There are many challenges to be overcome in the burgeoning field of RF harvesting. Devices requiring a lot of power require larger antennas. Smaller handheld devices need very efficient power conversion to turn what little energy they do absorb into a form that can be used. Unlike the radio receiver in your TV, RF harvesters must be designed to pick up multiple stations simultaneously to make the most out of what is available.
Many of these problems have been solved in self-contained systems such as in the familiar RFID tags used to catch thieves at Old Navy or open the door to your office, but the biggest challenge facing ambient RF harvesting is dealing with the fact that many RF signals from familiar wireless devices are not transmitted with the intent of being used as a power source. For example, a properly configured wireless router will only transmit as much power as is necessary to cover its users. Transmitting any harder can cause interference with neighboring networks in crowded environments where the number of networks has surpassed the number of available frequencies. This is one of the reasons the FCC limits the maximum transmit power of these devices (other reasons include general safety though that doesn’t come into play until the signals get very powerful; see “microwave ovens” for more).
Note that when your laptop’s WiFi signal drops to zero bars, its antenna isn’t absorbing enough energy to make sense of the incoming signal even with all of its sophisticated amplification and signal processing. Actually using a signal this weak to power a circuit is an entirely different story.
iF in doubt…
With all of the challenges outlined above, it’s no surprise that the internet met the iFind campaign with skepticism. Hackaday posted a general discussion topic about the viability of such a solution; among the comments were concerns that a bluetooth beacon requires more power than is available to a device as small as the iFind. While a proprietary sensor network may be able to store up energy for hours before transmitting any information, a device adhering to the guidelines of the bluetooth specification cannot wait so long between consecutive transmissions. Other complaints involved the general vagueness of the project regarding its proprietary “power bank” and the secret sauce that allows it to perform as well as claimed.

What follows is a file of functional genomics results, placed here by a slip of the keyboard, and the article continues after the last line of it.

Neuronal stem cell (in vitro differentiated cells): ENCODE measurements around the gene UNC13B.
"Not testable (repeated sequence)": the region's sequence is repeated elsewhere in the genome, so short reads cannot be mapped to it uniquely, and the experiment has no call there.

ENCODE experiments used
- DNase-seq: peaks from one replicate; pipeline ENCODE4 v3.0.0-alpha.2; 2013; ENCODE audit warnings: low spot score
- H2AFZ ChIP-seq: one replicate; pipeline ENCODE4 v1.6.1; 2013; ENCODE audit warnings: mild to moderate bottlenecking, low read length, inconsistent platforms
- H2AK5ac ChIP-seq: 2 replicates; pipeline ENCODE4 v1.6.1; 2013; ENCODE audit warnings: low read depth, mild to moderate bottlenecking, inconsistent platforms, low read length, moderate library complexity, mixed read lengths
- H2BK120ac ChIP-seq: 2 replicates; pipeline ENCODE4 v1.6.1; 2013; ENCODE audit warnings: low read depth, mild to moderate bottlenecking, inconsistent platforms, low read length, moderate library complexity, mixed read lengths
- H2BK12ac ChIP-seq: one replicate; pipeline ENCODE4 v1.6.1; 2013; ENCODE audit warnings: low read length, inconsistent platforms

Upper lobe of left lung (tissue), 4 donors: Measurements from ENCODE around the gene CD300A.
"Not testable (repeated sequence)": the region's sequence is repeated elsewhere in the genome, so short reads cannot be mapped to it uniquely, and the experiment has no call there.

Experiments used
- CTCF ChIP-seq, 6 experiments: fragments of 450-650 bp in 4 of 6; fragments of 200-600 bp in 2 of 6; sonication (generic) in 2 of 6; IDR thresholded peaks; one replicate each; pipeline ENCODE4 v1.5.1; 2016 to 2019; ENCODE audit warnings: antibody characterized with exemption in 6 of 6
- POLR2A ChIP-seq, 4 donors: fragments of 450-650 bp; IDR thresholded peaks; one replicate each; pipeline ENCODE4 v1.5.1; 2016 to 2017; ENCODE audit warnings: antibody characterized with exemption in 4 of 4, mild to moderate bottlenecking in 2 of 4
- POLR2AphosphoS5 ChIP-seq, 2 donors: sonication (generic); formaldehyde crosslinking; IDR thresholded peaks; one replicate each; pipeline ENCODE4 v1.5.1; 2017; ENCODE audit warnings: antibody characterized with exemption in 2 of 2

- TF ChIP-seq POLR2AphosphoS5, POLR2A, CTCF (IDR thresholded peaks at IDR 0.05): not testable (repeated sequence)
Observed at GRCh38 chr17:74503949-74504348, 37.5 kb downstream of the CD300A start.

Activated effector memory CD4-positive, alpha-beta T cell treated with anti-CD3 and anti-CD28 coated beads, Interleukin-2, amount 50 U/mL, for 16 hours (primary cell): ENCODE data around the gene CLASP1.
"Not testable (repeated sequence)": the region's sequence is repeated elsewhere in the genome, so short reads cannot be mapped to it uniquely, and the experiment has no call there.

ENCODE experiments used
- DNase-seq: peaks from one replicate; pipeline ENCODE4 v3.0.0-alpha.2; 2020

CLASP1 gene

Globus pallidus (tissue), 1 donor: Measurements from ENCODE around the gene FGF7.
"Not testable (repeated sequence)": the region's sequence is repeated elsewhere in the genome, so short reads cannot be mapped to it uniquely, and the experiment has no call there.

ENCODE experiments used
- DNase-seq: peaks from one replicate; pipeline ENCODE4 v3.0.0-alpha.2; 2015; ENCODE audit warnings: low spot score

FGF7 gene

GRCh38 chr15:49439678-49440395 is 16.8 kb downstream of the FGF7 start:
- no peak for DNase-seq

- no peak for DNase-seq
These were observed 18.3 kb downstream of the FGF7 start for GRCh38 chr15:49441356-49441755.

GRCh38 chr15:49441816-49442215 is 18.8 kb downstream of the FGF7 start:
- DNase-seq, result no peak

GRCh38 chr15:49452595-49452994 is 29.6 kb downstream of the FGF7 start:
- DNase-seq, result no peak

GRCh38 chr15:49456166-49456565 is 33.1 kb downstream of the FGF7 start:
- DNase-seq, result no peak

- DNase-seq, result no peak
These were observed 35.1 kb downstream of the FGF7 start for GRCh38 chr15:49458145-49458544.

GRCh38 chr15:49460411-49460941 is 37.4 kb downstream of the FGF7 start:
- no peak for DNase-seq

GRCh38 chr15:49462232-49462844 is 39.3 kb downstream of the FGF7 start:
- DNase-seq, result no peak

In an attempt to better understand what the iFind team is trying to do, we reached out to their CTO Paul McArthur with some questions about the project. We focused primarily on technical details which I will cover later, but we found his responses regarding the team’s business strategy to be informative:
By my math, a 27x32mm solar panel can expect to have around 800mW of power incident on it in direct sunlight which is many thousands of times what is required to power a bluetooth beacon. Even a poor solar panel used under man-made light would be able to derive enough power from that to keep a simple BLE beacon running. Why did you choose RF energy harvesting over solar power?